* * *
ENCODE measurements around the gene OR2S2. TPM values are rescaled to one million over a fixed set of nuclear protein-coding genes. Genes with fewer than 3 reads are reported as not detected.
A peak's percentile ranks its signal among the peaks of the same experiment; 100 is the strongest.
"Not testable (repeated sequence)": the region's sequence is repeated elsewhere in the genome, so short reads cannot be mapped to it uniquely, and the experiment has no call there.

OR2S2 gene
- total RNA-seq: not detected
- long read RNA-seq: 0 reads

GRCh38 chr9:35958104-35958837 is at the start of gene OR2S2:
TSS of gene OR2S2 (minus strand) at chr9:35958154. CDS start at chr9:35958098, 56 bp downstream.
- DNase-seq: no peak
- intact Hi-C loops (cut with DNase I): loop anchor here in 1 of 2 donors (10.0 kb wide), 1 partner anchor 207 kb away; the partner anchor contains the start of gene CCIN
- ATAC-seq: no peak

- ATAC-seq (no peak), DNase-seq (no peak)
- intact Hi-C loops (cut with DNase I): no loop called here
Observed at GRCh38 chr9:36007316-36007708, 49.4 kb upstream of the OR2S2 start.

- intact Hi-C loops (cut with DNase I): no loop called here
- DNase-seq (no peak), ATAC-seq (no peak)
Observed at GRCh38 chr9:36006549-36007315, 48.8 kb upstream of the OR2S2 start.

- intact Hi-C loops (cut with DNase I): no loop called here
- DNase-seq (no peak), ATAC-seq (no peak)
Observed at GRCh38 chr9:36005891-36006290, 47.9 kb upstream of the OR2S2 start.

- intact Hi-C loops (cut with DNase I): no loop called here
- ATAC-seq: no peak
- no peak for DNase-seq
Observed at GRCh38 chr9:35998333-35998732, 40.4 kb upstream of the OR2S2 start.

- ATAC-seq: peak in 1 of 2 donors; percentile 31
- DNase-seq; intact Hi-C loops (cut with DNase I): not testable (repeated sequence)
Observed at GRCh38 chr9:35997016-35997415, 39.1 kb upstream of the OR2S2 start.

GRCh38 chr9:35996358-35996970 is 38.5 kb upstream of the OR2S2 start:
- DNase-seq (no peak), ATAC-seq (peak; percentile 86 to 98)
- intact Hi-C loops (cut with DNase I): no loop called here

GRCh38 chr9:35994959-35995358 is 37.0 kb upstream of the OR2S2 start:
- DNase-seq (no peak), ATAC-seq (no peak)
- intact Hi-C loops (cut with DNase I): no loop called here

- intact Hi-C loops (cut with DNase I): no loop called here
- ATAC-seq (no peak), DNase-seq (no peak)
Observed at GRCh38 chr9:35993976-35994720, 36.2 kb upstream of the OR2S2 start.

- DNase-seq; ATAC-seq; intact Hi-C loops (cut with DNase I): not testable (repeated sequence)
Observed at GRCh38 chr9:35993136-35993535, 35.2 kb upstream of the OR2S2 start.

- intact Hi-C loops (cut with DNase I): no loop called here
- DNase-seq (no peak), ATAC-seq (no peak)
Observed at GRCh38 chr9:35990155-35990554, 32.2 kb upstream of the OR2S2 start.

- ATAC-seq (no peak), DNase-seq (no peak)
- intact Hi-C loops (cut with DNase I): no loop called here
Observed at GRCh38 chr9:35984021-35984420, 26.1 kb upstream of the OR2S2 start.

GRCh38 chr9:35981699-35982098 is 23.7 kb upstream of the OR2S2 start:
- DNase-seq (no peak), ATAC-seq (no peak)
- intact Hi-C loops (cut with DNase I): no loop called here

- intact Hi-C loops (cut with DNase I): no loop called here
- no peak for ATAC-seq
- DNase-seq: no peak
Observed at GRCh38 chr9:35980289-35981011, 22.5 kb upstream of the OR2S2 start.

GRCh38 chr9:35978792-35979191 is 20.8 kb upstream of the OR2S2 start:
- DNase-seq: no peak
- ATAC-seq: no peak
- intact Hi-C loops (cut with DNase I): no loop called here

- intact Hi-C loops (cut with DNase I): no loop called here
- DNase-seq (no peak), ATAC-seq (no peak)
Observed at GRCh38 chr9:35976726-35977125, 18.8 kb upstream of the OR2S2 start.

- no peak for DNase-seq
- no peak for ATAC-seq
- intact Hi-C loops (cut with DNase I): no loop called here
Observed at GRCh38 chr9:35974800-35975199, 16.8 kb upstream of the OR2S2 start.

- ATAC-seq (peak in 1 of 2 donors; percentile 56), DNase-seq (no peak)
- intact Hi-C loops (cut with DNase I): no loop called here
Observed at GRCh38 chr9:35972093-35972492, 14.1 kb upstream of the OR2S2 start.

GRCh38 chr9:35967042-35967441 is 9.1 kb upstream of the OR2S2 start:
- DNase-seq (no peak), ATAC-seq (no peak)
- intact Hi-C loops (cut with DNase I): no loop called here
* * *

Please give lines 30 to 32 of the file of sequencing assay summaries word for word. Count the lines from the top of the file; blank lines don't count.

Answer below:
- intact Hi-C loops (cut with DNase I): no loop called here

GRCh38 chr9:35994959-35995358 is 37.0 kb upstream of the OR2S2 start:
- DNase-seq (no peak), ATAC-seq (no peak)